Streetfront Alternative is Providing Support to Vancouver Youth Through Running

Streetfront alternative education program transforms middle schoolers into marathoners

Streetfront Alternative Education program in Vancouver British Columbia
Trevor Stokes with his Streetfront runners.

Three mornings a week, a group of middle school students takes to the streets for training runs through Vancouver’s Downtown Eastside.

The inner-city route winds past all manner of complex societal issues on display—poverty, homelessness, substance use, mental illness, crime. Politicians have called the area hell on earth.

But for the 22 kids at Streetfront, an alternative education program, this neighbourhood is home. It’s where they live and go to school and where, every Monday, Wednesday, and Friday, at 10:45 a.m., they slip on donated running shoes and develop confidence, commitment and perseverance step by step.

“Running is a perfect vehicle for life,” says Trevor Stokes, Streetfront’s teacher and department head. “Maybe you can only run 1 kilometre when you start, but if you keep at it, you’ll get to 4 kilometres, 7 kilometres, 12 kilometres, 15 kilometres.

Launched in 1977, Streetfront offers a school program for grades eight to 10 that incorporates physical activity into 40 per cent of the day. It caters to 10- to 13-year-olds who’ve had disruption to their education. Some haven’t been attending school; many are facing social, emotional and behavioural issues.

“Some programs use running as punishment,” Stokes explains. “’You’ve done something wrong; go out and run some laps.’ It couldn’t be more opposite to us. It’s therapy.”

For 20 years, Streetfront has had the same three staff—Stokes along with Barry Skillin the teacher support, and Gord Howey, a school counsellor, who retired in January 2023. The three have participated in every training run alongside the kids.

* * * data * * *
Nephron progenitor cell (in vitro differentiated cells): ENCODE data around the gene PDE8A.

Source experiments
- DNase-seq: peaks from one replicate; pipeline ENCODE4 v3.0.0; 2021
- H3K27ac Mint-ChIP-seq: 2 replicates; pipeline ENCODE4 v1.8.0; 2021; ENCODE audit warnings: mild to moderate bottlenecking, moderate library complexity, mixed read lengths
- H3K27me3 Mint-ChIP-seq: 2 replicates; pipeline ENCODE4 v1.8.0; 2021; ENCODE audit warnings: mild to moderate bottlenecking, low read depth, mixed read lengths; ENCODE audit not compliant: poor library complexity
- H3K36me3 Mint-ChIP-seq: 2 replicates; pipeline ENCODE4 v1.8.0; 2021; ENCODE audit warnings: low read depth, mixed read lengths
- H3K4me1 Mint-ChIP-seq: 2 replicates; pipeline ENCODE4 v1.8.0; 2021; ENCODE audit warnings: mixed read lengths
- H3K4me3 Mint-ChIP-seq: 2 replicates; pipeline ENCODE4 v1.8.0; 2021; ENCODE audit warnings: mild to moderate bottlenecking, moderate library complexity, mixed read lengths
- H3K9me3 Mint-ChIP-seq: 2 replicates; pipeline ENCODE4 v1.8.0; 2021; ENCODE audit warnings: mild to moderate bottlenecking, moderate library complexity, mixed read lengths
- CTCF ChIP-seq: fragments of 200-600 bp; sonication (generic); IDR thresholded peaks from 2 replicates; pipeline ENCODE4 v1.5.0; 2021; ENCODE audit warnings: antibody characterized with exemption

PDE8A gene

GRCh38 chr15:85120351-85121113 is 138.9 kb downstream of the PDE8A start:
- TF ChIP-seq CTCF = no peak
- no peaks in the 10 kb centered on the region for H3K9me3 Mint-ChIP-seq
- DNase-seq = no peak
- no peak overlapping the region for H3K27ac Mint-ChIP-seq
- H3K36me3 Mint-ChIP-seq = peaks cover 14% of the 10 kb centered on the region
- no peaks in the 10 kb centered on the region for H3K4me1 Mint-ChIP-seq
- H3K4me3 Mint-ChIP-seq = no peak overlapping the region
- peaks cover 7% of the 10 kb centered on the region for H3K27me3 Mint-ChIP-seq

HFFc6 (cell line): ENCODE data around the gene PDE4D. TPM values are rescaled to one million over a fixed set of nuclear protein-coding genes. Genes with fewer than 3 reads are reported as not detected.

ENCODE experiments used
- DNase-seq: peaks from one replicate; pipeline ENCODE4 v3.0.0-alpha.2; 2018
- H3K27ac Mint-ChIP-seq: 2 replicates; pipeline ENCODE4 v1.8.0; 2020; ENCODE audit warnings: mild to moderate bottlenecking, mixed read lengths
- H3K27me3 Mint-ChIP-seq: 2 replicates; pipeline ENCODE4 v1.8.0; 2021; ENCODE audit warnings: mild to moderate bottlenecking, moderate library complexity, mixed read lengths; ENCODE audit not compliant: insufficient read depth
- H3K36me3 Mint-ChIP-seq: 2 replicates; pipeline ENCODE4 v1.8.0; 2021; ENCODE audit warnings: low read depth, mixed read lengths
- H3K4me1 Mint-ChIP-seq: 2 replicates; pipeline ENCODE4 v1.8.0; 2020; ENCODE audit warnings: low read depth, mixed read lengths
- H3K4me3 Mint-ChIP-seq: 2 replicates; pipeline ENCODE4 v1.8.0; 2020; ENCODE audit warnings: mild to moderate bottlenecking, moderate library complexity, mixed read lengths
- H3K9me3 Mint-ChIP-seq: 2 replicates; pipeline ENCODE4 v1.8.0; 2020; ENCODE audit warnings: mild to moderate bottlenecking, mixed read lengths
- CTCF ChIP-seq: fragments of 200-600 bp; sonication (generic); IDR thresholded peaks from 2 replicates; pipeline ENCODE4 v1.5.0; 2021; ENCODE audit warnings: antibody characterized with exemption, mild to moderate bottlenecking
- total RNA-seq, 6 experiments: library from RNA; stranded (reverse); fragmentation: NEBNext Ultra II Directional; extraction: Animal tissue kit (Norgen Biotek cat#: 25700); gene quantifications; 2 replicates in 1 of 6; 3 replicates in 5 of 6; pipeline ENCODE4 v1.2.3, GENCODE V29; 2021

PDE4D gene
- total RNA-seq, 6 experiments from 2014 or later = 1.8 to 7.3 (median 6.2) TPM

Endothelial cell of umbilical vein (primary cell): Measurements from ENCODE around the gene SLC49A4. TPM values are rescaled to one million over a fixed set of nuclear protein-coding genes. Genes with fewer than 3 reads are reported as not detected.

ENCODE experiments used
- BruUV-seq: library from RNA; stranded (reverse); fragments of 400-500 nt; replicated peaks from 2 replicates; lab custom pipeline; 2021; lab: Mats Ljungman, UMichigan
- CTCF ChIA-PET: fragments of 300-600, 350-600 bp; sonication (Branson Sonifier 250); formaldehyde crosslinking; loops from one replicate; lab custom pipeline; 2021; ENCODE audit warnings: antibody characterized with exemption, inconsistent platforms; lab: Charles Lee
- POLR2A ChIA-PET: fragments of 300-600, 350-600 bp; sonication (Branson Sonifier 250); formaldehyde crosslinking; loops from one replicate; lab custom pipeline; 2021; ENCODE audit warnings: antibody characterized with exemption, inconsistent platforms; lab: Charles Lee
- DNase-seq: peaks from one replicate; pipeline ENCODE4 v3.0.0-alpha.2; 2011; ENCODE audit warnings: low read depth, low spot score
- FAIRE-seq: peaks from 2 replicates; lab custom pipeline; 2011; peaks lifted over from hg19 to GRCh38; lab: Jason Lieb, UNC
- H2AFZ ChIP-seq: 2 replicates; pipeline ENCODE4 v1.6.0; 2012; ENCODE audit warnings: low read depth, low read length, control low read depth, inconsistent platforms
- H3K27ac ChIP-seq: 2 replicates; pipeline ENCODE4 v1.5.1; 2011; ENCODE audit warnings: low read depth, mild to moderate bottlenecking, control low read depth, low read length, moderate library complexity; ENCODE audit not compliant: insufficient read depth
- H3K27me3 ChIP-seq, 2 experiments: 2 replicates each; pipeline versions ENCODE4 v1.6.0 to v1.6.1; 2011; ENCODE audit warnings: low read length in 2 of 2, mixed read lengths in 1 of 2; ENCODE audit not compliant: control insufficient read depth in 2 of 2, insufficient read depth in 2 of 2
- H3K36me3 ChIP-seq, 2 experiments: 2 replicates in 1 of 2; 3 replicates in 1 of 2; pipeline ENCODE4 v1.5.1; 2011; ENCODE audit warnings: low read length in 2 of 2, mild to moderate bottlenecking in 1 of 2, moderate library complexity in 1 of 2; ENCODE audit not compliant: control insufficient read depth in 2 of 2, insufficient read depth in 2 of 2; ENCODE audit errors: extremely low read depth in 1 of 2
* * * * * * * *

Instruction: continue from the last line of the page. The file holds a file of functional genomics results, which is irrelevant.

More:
The students, many of whom are BIPOC (Black, Indigenous and People of Colour), log 300 to 500 kilometres a year. Over and above that mileage, they enter marathons, half-marathons, and 10 kms, thanks to support from the community, which allows Streetfront to cover costs for students.

In May, Streetfront will have 40 people running the Vancouver Marathon and 20 running the half-marathon. The school purchases extra entries for alumni who return to run under the Streetfront banner. Often, these alumni have not been actively training, but they are drawn to the practice that helped them during their early teen years.

“They’ll lace up those sneakers, and they’ll run 32, and they’ll die on the course before they give up,” Stokes says. “Five hours later, they’ll be crossing the finish line like the freaking champions they are.”

There are alumni with good-news stories—for example, one teaches in the Vancouver school district, another has run 26 marathons and 35 half-marathons—and there are others who face the challenges prevalent in the Downtown Eastside: poverty, addiction, trauma.

Stokes knows Streetfront can’t transform every aspect of the students’ lives, but he hopes the experience gives them the tools and vision to put in effort when they need to.

On average, it’s 55,000 strides to finish a marathon, he explains. “I always tell the kids, that’s 55,000 opportunities to quit. Imagine how much affirmation you get when you don’t quit 55,000 times?”

The alumni know they are welcome to visit Streetfront for an infusion of care and support anytime. And, they can join a run to remind them of their capacity to endure, to weather storms, to believe in themselves.

Three years ago, a struggling alumnus ran the Vancouver Marathon out of the blue. He said he wanted his young daughter to see him cross the finish line, and she did.

“It makes me so f***ing proud,” Stokes says. “That’s the story of Streetfront.” 

Photography by Christopher Morris

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